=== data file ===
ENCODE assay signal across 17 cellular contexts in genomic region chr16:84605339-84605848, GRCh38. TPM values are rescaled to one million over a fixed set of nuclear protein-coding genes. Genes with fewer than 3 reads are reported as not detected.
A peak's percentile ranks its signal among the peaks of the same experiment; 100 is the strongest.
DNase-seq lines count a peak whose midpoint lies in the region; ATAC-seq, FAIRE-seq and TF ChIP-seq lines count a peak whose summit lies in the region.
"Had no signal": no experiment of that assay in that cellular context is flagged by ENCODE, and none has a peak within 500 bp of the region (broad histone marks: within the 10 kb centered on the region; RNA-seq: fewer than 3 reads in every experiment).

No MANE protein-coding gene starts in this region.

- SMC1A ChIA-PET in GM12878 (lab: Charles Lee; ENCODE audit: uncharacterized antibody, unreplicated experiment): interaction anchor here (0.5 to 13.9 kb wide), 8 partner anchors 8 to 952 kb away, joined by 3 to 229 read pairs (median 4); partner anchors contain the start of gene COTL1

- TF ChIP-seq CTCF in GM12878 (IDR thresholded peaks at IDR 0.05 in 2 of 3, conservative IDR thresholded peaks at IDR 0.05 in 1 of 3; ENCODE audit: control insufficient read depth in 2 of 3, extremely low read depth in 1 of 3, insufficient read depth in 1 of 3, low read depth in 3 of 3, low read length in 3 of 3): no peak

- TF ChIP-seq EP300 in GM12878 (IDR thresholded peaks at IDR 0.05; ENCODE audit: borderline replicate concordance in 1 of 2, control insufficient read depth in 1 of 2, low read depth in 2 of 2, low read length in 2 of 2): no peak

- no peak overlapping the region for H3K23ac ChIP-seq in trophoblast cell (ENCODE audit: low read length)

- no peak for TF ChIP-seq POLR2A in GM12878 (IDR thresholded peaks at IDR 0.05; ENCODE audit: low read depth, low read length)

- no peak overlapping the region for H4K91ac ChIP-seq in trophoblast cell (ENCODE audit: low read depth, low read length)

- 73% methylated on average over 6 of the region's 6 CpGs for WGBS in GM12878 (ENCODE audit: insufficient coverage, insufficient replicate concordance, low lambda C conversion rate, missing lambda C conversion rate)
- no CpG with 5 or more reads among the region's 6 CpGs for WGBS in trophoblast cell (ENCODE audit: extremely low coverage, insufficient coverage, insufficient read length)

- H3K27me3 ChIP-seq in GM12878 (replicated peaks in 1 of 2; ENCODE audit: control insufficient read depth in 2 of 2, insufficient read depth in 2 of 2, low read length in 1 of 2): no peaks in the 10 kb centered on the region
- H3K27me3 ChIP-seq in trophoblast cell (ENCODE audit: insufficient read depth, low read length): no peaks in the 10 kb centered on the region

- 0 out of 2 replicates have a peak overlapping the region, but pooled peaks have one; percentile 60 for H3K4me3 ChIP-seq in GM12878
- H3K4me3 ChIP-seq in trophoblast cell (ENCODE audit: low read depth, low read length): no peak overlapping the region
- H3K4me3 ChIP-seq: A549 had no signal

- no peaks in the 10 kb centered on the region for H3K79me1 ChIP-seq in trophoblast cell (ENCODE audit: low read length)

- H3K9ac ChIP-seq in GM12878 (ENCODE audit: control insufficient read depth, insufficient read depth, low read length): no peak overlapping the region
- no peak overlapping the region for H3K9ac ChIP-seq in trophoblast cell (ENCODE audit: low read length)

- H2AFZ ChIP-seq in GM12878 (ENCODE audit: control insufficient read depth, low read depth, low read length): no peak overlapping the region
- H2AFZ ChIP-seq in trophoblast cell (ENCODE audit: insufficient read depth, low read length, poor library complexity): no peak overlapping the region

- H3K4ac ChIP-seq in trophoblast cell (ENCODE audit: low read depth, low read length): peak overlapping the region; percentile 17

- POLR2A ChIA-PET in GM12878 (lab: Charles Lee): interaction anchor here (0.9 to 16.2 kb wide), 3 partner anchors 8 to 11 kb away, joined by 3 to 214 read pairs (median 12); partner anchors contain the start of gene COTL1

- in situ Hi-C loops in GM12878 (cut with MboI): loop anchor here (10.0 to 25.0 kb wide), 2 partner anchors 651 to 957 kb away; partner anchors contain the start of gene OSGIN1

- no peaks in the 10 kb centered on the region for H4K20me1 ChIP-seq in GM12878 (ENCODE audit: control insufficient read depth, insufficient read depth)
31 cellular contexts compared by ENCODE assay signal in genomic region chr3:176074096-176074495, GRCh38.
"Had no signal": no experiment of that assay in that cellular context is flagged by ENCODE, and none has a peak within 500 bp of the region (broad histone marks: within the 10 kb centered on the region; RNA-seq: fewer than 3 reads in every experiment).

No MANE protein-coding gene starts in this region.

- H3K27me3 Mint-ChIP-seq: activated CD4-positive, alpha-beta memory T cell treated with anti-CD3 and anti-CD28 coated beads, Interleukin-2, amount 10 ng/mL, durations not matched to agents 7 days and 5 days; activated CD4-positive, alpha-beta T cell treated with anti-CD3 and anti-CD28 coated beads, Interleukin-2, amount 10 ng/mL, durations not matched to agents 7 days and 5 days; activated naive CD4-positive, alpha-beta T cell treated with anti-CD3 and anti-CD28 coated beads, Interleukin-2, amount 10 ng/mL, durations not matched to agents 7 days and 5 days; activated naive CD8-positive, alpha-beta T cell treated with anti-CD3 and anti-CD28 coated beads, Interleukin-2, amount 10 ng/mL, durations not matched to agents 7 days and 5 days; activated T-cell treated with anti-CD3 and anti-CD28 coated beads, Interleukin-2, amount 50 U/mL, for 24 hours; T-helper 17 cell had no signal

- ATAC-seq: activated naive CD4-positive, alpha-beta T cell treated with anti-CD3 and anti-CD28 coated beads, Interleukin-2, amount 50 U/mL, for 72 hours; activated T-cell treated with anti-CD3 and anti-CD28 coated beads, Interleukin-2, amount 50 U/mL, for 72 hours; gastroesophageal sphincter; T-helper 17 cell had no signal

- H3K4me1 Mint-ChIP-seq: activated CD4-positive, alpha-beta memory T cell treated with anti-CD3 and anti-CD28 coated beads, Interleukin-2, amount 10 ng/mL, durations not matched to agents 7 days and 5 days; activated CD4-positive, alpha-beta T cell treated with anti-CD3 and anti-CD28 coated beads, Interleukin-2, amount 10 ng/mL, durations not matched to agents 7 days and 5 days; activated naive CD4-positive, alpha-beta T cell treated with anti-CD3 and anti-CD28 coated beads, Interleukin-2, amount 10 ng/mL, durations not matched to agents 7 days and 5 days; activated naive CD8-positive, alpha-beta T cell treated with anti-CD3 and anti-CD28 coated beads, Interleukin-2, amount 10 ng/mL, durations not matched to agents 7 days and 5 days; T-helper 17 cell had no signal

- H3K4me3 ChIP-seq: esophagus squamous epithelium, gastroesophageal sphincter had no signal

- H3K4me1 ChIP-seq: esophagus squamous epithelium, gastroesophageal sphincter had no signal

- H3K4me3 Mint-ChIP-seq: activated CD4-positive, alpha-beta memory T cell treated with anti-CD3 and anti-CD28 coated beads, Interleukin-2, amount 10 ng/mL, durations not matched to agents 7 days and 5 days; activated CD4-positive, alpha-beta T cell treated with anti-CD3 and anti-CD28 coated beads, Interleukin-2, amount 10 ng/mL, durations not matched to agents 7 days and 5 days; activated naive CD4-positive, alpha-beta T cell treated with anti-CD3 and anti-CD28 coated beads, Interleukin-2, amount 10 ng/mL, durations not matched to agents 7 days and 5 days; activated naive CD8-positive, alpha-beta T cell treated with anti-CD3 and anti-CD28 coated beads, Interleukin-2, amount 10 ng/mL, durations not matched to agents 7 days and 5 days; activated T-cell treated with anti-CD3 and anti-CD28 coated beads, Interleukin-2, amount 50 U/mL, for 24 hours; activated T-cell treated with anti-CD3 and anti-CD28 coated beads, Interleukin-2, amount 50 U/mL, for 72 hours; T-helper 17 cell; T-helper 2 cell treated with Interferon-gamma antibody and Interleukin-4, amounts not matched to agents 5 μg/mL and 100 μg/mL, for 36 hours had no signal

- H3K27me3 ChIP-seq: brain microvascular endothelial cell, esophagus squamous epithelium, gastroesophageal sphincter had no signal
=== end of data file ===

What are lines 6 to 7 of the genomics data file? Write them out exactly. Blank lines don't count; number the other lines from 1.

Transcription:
- SMC1A ChIA-PET in GM12878 (lab: Charles Lee; ENCODE audit: uncharacterized antibody, unreplicated experiment): interaction anchor here (0.5 to 13.9 kb wide), 8 partner anchors 8 to 952 kb away, joined by 3 to 229 read pairs (median 4); partner anchors contain the start of gene COTL1

- TF ChIP-seq CTCF in GM12878 (IDR thresholded peaks at IDR 0.05 in 2 of 3, conservative IDR thresholded peaks at IDR 0.05 in 1 of 3; ENCODE audit: control insufficient read depth in 2 of 3, extremely low read depth in 1 of 3, insufficient read depth in 1 of 3, low read depth in 3 of 3, low read length in 3 of 3): no peak